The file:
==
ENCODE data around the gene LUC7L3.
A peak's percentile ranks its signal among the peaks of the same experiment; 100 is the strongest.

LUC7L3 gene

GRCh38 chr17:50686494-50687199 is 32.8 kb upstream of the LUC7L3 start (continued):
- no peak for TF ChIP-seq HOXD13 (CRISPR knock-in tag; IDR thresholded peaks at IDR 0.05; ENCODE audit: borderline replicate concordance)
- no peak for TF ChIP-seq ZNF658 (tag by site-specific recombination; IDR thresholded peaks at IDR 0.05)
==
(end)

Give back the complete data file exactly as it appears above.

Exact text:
ENCODE data around the gene LUC7L3.
A peak's percentile ranks its signal among the peaks of the same experiment; 100 is the strongest.

LUC7L3 gene

GRCh38 chr17:50686494-50687199 is 32.8 kb upstream of the LUC7L3 start (continued):
- no peak for TF ChIP-seq HOXD13 (CRISPR knock-in tag; IDR thresholded peaks at IDR 0.05; ENCODE audit: borderline replicate concordance)
- no peak for TF ChIP-seq ZNF658 (tag by site-specific recombination; IDR thresholded peaks at IDR 0.05)